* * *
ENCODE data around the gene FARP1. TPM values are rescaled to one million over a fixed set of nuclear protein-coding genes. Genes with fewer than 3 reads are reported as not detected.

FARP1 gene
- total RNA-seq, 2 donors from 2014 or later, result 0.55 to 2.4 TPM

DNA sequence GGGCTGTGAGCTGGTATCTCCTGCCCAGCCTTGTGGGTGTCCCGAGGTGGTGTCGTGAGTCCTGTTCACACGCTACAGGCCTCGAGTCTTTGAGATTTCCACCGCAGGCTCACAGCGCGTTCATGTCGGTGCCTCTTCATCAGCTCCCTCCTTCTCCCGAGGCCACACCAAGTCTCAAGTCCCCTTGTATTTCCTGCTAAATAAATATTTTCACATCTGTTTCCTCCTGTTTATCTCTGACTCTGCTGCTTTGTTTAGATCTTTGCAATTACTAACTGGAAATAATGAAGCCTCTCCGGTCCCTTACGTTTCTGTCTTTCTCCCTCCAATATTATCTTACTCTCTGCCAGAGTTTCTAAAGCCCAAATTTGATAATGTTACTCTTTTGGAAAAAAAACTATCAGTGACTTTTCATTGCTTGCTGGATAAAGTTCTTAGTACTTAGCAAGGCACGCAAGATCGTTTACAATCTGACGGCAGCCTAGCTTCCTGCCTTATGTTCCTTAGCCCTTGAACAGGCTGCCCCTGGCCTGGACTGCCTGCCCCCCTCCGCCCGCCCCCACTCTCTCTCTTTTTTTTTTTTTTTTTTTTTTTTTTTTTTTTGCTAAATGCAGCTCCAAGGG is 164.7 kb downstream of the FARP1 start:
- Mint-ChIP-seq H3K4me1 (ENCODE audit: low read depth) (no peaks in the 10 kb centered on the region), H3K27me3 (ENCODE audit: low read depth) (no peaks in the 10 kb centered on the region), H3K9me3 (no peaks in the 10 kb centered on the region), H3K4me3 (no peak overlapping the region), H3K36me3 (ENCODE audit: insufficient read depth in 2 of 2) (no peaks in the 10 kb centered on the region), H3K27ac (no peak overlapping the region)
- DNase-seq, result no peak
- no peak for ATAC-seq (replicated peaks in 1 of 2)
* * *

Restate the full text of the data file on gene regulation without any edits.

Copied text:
ENCODE data around the gene FARP1. TPM values are rescaled to one million over a fixed set of nuclear protein-coding genes. Genes with fewer than 3 reads are reported as not detected.

FARP1 gene
- total RNA-seq, 2 donors from 2014 or later, result 0.55 to 2.4 TPM

DNA sequence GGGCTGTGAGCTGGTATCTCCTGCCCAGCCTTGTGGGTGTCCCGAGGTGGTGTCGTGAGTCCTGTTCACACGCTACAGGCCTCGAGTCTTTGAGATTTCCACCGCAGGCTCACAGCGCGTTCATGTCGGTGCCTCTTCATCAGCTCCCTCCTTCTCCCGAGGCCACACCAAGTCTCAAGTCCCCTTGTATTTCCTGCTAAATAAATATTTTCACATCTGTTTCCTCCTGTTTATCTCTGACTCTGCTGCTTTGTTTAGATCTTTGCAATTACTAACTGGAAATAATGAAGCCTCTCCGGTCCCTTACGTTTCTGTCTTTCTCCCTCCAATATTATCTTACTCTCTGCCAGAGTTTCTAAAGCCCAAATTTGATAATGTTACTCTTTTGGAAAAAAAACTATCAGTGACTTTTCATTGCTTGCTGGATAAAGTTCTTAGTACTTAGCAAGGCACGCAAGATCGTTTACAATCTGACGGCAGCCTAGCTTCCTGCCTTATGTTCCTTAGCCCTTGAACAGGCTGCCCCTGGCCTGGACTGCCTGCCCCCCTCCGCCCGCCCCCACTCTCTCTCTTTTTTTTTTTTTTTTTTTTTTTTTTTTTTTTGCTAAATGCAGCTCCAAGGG is 164.7 kb downstream of the FARP1 start:
- Mint-ChIP-seq H3K4me1 (ENCODE audit: low read depth) (no peaks in the 10 kb centered on the region), H3K27me3 (ENCODE audit: low read depth) (no peaks in the 10 kb centered on the region), H3K9me3 (no peaks in the 10 kb centered on the region), H3K4me3 (no peak overlapping the region), H3K36me3 (ENCODE audit: insufficient read depth in 2 of 2) (no peaks in the 10 kb centered on the region), H3K27ac (no peak overlapping the region)
- DNase-seq, result no peak
- no peak for ATAC-seq (replicated peaks in 1 of 2)